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By: Harald van Breederode

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Dropping interval partitions – Revisited

Posted by Harald van Breederode on July 26, 2010

In a previous posting about dropping interval partitions I explained how the transition point in an interval partitioned table can be moved up to be able to drop partitions. I explained that by temporarily converting the table from interval to range partitioning, all interval partitions are converted into range partitions.

Last week I discovered, suggested by Heijne Makkreel, that this conversion is unnecessary and that just setting the interval granularity to what it is already set to, all interval partitions are converted to range partitions.

The query below shows the partitions of an interval partitioned table (the same table as used in my original posting) with one range partition and four adjacent interval partitions. The partitions are 1 month in size.

SQL> select partition_name,interval,high_value
  2  from dba_tab_partitions where table_name = 'IPART'
  3  order by partition_position;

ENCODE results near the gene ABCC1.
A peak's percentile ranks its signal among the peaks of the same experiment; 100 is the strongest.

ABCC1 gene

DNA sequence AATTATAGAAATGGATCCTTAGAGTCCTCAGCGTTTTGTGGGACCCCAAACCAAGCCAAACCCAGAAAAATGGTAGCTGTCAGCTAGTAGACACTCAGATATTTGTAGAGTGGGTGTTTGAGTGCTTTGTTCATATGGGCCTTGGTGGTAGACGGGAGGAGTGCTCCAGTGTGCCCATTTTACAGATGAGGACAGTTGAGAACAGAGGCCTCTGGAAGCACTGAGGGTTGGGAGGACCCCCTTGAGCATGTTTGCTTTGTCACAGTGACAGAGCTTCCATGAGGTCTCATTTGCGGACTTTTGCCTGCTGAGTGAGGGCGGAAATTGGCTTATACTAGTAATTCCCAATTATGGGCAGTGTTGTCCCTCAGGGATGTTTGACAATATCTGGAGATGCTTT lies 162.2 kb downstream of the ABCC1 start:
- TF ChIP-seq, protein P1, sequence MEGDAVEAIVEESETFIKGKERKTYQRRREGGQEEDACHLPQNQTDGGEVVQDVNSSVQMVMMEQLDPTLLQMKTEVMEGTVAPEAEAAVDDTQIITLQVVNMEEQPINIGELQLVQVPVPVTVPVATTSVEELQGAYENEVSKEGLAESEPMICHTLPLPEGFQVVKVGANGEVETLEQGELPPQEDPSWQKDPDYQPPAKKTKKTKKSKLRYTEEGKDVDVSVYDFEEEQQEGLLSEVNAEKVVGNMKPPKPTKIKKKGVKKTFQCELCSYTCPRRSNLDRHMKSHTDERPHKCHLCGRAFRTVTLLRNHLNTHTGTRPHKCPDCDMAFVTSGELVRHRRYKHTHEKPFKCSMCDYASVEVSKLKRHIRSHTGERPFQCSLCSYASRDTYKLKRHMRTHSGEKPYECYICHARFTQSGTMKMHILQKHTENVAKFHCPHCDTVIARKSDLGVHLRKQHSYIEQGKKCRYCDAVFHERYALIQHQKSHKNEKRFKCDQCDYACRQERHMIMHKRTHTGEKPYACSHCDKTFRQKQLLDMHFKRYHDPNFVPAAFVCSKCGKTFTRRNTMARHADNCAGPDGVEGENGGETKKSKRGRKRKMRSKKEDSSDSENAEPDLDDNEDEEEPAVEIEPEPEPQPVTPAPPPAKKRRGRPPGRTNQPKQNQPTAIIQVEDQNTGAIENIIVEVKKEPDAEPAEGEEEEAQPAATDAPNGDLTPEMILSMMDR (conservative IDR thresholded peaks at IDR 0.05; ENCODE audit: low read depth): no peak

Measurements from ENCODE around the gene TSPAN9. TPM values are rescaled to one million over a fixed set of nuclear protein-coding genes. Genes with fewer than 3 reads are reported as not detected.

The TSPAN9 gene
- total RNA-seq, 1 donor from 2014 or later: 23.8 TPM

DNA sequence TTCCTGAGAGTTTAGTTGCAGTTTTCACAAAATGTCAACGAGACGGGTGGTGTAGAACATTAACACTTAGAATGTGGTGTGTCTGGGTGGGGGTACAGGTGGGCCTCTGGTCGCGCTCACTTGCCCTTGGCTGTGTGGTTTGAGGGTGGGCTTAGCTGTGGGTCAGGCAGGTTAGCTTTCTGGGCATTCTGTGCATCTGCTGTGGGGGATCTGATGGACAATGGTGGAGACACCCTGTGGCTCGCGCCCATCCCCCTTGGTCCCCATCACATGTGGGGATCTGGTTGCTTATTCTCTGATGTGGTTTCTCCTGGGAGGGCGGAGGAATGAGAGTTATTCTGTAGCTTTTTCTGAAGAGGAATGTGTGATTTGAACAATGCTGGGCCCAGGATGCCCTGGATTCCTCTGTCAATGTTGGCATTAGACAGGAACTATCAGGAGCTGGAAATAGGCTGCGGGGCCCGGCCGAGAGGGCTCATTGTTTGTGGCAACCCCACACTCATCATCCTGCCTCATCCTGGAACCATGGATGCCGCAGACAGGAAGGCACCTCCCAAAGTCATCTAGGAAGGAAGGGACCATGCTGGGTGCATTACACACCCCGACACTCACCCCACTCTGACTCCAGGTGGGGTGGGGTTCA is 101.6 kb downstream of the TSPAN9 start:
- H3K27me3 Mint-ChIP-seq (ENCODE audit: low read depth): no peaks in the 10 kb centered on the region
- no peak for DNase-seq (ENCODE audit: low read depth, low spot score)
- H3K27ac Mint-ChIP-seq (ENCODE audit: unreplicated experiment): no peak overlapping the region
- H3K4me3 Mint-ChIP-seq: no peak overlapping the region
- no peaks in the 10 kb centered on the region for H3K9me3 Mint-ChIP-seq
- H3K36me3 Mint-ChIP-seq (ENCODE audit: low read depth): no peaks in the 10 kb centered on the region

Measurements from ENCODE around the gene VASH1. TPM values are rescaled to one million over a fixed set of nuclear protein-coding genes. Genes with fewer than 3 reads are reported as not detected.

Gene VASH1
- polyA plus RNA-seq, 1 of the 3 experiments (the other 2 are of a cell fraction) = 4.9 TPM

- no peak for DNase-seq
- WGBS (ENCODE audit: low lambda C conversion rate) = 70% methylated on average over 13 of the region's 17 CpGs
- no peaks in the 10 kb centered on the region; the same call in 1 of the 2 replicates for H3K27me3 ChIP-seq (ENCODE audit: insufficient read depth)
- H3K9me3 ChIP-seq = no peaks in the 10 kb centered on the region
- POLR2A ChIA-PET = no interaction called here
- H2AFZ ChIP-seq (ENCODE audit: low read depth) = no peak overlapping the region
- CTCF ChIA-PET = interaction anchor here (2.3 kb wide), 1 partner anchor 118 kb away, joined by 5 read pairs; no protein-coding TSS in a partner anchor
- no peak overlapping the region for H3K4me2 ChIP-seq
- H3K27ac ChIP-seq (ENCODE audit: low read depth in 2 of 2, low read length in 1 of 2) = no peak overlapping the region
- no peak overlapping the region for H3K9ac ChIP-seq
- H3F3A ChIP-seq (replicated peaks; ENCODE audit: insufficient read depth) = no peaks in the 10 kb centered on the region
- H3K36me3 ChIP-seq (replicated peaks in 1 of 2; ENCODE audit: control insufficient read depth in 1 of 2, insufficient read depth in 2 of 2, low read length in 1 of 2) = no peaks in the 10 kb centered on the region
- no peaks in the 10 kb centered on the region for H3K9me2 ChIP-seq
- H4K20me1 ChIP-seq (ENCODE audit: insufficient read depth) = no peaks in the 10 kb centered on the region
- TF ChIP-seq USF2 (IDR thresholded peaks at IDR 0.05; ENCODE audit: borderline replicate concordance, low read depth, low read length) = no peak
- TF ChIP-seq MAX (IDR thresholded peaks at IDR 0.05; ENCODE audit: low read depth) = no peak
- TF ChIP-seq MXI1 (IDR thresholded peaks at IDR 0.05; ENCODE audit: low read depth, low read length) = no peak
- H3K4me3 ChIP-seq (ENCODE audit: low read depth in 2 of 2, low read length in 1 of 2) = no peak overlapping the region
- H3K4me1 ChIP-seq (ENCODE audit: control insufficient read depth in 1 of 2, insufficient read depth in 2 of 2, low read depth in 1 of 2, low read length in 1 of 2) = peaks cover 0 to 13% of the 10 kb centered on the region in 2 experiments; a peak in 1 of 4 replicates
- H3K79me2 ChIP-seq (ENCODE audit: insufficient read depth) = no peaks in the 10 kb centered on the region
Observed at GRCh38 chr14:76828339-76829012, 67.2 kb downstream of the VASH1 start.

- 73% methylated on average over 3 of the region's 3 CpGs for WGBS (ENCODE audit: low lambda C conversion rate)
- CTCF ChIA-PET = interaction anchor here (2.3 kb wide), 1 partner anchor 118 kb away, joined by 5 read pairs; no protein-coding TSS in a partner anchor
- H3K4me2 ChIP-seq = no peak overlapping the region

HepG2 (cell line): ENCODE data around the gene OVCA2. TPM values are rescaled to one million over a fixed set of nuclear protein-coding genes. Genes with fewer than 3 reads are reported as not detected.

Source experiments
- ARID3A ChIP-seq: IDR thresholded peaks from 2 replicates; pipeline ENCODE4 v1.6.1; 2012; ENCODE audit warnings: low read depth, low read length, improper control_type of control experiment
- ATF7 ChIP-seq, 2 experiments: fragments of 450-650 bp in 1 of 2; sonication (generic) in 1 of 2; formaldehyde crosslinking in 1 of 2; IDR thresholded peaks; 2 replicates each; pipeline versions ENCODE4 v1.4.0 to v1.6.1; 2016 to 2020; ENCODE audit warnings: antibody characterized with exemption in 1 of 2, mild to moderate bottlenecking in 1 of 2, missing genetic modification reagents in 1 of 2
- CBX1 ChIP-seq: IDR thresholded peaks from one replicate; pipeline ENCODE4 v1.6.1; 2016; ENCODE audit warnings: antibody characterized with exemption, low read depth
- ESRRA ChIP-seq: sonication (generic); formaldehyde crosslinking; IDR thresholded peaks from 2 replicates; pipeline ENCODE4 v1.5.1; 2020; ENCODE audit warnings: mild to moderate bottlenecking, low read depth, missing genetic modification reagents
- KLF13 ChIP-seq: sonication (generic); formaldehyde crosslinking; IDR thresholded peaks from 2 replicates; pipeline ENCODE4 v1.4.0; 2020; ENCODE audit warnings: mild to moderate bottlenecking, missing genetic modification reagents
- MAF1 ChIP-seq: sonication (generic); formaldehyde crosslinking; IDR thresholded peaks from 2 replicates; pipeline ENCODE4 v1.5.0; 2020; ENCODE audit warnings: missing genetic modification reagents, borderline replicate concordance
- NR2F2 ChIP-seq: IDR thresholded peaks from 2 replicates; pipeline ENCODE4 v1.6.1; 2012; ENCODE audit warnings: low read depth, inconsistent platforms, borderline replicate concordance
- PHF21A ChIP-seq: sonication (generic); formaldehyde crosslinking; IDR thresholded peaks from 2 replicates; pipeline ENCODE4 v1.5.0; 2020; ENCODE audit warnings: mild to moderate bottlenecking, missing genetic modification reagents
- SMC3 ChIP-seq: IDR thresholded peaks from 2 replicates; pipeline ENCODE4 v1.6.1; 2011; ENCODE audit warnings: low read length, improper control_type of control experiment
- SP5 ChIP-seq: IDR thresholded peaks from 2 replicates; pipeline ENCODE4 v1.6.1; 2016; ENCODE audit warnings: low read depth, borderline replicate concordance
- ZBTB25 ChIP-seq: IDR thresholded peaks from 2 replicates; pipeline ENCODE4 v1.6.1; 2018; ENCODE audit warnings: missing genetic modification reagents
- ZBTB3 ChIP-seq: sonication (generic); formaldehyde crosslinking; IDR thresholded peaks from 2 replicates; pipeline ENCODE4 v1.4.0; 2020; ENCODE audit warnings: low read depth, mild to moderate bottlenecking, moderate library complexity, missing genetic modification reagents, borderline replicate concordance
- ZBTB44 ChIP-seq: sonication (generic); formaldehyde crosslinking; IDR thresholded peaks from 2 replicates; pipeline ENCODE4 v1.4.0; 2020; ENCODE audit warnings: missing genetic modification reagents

PARTITION_NAME INT HIGH_VALUE
-------------- --- ------------------------------------------------------------
SYS_P359       NO  TO_DATE(' 2010-02-01 00:00:00', 'SYYYY-MM-DD HH24:MI:SS', 'N
SYS_P360       YES TO_DATE(' 2010-03-01 00:00:00', 'SYYYY-MM-DD HH24:MI:SS', 'N
SYS_P361       YES TO_DATE(' 2010-04-01 00:00:00', 'SYYYY-MM-DD HH24:MI:SS', 'N
SYS_P362       YES TO_DATE(' 2010-05-01 00:00:00', 'SYYYY-MM-DD HH24:MI:SS', 'N
SYS_P363       YES TO_DATE(' 2010-06-01 00:00:00', 'SYYYY-MM-DD HH24:MI:SS', 'N

SQL> select interval from dba_part_tables where table_name = 'IPART';

INTERVAL
--------------------------------------------------------------------------------
NUMTOYMINTERVAL(1,'MONTH')

By issuing an ALTER TABLE command that sets the interval to what it is already set to, all interval partitions are converted into range partitions as demonstrated below:

SQL> alter table ipart set interval (NUMTOYMINTERVAL(1,'month'));